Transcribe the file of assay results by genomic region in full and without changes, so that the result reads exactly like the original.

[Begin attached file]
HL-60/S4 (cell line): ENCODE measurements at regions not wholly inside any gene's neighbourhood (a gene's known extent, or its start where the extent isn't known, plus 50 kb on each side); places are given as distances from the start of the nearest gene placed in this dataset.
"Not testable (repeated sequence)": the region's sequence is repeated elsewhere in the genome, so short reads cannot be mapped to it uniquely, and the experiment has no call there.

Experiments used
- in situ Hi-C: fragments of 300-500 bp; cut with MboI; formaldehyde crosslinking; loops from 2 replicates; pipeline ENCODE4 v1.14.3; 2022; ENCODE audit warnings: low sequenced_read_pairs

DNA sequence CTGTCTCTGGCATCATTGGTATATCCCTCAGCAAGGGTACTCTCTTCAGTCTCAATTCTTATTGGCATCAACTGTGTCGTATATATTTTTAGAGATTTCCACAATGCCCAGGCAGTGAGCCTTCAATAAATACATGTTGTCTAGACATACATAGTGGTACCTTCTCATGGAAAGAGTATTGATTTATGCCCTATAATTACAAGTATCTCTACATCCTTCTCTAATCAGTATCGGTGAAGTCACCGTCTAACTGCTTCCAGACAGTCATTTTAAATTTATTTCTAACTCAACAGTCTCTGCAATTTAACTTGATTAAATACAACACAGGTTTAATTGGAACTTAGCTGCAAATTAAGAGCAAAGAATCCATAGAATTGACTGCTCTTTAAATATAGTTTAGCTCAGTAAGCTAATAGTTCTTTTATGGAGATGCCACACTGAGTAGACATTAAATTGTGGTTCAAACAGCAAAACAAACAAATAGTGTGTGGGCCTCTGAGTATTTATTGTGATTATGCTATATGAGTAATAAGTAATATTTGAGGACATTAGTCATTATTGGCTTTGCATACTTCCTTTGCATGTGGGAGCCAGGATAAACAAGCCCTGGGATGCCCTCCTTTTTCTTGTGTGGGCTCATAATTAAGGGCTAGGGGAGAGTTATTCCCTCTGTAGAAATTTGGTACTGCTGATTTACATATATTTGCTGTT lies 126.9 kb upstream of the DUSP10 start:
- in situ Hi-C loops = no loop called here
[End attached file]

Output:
HL-60/S4 (cell line): ENCODE measurements at regions not wholly inside any gene's neighbourhood (a gene's known extent, or its start where the extent isn't known, plus 50 kb on each side); places are given as distances from the start of the nearest gene placed in this dataset.
"Not testable (repeated sequence)": the region's sequence is repeated elsewhere in the genome, so short reads cannot be mapped to it uniquely, and the experiment has no call there.

Experiments used
- in situ Hi-C: fragments of 300-500 bp; cut with MboI; formaldehyde crosslinking; loops from 2 replicates; pipeline ENCODE4 v1.14.3; 2022; ENCODE audit warnings: low sequenced_read_pairs

DNA sequence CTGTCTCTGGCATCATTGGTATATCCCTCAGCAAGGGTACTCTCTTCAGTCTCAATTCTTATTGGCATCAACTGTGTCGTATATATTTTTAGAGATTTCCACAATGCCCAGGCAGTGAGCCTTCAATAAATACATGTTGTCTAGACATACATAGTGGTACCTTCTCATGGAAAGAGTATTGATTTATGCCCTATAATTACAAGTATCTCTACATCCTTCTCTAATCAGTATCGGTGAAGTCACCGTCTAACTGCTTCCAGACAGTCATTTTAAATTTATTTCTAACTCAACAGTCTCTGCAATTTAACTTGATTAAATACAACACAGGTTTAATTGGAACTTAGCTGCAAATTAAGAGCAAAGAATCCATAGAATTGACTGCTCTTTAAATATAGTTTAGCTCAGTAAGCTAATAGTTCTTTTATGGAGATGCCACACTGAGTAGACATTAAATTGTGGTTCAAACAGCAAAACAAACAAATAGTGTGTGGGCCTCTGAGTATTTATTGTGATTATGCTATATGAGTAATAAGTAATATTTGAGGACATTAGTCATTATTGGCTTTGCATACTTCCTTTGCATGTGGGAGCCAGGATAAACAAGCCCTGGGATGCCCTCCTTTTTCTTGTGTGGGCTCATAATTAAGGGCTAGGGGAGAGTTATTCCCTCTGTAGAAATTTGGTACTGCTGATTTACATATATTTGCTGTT lies 126.9 kb upstream of the DUSP10 start:
- in situ Hi-C loops = no loop called here